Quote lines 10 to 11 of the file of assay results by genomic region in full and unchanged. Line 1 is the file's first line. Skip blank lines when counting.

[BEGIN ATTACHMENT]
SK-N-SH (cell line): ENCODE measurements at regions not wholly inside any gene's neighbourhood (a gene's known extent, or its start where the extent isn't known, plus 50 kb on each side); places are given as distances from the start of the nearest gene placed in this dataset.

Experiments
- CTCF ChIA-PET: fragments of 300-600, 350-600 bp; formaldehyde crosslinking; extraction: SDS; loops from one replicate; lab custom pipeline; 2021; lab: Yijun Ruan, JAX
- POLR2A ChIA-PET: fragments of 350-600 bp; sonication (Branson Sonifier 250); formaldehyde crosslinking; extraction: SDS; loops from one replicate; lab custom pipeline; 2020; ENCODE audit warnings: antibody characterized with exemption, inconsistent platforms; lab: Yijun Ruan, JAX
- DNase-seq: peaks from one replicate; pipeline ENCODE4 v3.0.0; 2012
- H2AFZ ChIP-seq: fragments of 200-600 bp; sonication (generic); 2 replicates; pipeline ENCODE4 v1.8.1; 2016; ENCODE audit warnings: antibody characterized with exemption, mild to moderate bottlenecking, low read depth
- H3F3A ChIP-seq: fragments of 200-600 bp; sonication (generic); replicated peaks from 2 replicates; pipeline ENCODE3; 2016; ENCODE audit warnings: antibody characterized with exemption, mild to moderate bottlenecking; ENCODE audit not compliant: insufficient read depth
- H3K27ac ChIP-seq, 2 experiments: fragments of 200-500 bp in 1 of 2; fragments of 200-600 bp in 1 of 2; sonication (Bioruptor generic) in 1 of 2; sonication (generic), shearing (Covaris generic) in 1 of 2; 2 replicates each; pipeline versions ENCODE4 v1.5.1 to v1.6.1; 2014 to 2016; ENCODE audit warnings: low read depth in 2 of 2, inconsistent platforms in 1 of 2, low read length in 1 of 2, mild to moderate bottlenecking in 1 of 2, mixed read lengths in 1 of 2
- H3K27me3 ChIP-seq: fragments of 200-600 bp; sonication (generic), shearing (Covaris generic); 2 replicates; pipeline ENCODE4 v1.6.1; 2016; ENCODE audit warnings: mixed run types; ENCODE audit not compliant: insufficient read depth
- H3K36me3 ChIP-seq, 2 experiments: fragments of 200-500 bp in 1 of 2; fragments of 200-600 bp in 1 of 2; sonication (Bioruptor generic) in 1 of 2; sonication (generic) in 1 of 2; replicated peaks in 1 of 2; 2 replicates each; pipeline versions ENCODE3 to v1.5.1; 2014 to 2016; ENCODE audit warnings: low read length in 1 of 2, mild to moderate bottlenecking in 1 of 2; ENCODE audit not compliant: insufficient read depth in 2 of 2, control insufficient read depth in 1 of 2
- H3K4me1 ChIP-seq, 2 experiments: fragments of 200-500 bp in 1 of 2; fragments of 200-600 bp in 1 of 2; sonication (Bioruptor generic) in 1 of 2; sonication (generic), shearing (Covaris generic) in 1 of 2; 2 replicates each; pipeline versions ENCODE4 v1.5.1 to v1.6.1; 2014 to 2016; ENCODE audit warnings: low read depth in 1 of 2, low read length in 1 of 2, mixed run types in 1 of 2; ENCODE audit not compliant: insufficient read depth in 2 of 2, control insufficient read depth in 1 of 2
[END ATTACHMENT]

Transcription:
- H3K36me3 ChIP-seq, 2 experiments: fragments of 200-500 bp in 1 of 2; fragments of 200-600 bp in 1 of 2; sonication (Bioruptor generic) in 1 of 2; sonication (generic) in 1 of 2; replicated peaks in 1 of 2; 2 replicates each; pipeline versions ENCODE3 to v1.5.1; 2014 to 2016; ENCODE audit warnings: low read length in 1 of 2, mild to moderate bottlenecking in 1 of 2; ENCODE audit not compliant: insufficient read depth in 2 of 2, control insufficient read depth in 1 of 2
- H3K4me1 ChIP-seq, 2 experiments: fragments of 200-500 bp in 1 of 2; fragments of 200-600 bp in 1 of 2; sonication (Bioruptor generic) in 1 of 2; sonication (generic), shearing (Covaris generic) in 1 of 2; 2 replicates each; pipeline versions ENCODE4 v1.5.1 to v1.6.1; 2014 to 2016; ENCODE audit warnings: low read depth in 1 of 2, low read length in 1 of 2, mixed run types in 1 of 2; ENCODE audit not compliant: insufficient read depth in 2 of 2, control insufficient read depth in 1 of 2